(FOX 13) - Cold weather brings us many things, some of them annoying - like the “low tire pressure" warning in our cars.
Chilly temperatures trigger a scientific magic trick by which air escapes from our all-season radials. And we don't see the results of this “abracadabra” until it's time to go to work on the first frosty morning of the season.
Some say filling tires with nitrogen is the solution – at a cost of anywhere from $3 to $20 per tire, depending on the vendor. With nitrogen, they say, your warning light is less likely to illuminate when the mercury suddenly drops.
The basic premise is nitrogen molecules are smaller than oxygen molecules and will escape through the rubber walls of your tires less rapidly.
Proponents, such as the Get Nitrogen Institute, say nitrogen promotes increased fuel economy, improved handling, and increased tire life.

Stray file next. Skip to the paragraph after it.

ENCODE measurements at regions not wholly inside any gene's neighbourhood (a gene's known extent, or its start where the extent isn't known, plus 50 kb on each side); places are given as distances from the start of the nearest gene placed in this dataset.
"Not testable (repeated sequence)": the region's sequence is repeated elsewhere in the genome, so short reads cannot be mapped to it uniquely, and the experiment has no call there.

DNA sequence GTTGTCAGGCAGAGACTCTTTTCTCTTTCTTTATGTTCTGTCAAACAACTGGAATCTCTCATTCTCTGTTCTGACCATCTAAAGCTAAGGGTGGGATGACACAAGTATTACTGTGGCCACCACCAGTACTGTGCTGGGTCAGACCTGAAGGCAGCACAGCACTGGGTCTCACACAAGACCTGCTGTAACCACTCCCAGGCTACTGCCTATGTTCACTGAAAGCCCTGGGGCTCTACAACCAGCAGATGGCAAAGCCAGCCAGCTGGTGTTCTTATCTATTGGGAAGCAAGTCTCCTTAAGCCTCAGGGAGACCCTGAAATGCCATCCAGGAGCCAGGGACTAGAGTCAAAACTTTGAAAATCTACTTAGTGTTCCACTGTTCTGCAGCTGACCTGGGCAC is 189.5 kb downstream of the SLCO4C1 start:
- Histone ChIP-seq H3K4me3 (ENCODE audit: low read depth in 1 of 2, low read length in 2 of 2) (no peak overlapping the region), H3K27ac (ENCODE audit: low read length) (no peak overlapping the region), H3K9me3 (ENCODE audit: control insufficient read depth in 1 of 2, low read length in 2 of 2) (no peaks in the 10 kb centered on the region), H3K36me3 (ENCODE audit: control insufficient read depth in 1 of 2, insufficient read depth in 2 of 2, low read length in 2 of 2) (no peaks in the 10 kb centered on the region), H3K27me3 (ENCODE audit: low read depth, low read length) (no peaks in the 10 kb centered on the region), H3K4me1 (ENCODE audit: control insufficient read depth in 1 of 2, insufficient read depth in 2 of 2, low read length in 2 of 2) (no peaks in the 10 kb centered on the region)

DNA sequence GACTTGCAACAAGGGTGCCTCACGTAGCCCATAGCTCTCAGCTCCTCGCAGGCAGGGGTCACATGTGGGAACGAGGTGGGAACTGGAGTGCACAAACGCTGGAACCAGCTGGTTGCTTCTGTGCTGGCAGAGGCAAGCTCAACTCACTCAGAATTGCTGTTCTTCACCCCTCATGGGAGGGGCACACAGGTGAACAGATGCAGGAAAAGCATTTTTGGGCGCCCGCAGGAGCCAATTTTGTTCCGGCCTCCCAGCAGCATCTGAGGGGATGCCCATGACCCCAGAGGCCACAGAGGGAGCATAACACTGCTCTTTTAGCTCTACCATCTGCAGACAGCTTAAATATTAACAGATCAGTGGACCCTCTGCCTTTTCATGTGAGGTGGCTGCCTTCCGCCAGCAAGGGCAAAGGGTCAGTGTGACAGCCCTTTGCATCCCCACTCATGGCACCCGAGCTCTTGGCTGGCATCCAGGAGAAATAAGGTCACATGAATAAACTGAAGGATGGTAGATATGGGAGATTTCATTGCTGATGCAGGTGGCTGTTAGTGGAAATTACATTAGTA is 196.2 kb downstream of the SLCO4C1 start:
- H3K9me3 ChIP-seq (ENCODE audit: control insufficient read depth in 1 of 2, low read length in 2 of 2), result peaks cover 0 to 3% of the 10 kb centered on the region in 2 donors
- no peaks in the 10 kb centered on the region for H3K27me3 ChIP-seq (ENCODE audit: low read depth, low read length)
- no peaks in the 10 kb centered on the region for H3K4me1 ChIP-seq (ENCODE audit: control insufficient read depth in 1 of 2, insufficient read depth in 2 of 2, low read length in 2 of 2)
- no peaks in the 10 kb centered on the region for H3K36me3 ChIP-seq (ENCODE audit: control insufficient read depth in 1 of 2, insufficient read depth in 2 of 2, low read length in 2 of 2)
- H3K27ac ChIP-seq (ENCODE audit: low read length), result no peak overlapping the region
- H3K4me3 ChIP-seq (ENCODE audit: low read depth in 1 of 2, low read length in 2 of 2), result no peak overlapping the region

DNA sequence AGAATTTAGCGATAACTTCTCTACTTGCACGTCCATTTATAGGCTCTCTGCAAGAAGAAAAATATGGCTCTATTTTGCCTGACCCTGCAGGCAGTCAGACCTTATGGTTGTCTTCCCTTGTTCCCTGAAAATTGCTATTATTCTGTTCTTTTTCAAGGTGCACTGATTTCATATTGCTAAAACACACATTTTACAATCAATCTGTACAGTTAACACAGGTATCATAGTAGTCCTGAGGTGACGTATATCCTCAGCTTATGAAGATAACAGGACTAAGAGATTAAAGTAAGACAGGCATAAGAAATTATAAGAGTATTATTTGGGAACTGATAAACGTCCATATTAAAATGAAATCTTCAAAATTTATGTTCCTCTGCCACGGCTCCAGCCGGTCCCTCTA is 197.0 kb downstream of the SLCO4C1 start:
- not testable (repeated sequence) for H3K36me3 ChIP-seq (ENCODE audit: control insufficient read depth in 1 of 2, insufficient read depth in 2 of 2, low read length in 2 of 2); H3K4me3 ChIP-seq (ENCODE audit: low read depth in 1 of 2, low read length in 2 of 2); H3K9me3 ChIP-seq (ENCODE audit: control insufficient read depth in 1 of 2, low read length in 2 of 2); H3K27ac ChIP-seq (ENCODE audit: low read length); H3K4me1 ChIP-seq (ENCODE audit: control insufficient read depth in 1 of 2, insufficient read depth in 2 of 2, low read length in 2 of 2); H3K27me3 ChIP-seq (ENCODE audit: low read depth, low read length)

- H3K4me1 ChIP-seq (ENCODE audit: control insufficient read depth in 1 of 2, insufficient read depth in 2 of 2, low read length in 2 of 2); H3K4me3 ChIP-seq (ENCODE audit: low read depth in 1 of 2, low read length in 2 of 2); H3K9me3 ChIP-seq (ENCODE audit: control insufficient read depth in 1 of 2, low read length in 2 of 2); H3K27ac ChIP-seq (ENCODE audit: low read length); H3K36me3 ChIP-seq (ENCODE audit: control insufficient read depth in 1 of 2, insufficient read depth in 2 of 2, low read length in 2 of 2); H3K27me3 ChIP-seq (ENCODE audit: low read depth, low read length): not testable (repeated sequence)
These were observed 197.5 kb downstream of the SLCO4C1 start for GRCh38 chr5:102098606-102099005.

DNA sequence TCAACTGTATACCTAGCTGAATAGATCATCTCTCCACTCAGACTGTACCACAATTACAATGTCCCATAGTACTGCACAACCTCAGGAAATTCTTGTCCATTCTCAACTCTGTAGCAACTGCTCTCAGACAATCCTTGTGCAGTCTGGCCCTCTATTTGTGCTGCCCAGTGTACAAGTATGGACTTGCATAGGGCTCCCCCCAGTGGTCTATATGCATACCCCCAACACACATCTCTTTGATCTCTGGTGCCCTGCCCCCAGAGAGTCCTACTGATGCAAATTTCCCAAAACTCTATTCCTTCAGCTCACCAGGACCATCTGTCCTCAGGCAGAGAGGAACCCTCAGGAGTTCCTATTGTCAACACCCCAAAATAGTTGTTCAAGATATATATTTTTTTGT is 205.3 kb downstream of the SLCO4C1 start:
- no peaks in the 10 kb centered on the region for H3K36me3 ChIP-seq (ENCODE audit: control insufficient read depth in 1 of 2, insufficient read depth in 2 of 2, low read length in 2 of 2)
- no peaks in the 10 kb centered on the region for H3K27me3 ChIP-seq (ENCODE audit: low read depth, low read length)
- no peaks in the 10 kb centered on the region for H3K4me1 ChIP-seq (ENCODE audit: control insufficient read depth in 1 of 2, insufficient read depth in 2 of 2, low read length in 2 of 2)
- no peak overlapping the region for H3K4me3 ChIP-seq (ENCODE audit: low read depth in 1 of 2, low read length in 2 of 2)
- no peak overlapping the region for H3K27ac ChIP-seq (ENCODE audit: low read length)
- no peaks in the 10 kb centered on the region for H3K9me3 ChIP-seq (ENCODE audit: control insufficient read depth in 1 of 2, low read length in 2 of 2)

“Nitrogen's larger size decreases the rate at which it permeates through the tire, keeping the tire correctly inflated for a longer time,” the institute says on its website. “It's not about the nitrogen, it's about reducing oxygen and moisture. Oxidation can damage the tire and it's components, as well as the wheel.”
VISIT THE INSTITUTE: http://www.getnitrogen.org
Nitrogen fills the tires of around 27 million vehicles, according to the institute. A calculator on its website suggests nitrogen has saved more than two billion gallons of gasoline due to proper inflation.
But not everyone agrees.
The automotive experts at Edmunds.com have posted a counter argument. Edmunds does not dispute much of the Institute’s claims, but it does caution consumers against paying a premium for nitrogen.
READ THE ANALYSIS: http://www.edmunds.com/car-care/should-you-fill-your-cars-tires-with-nitrogen.html
“Based on cost, convenience and actual performance benefit, we don't think nitrogen is worth it,” Edmunds wrote. “A much better use of your money would be to buy a good tire-pressure gauge and check your tires frequently.”
Some retailers, like Costco, fill tires with nitrogen at no additional cost.
So opt for nitrogen when it’s free, but when you are required to pay a premium for nitrogen, ask yourself whether the savings (time and money) are worth the price.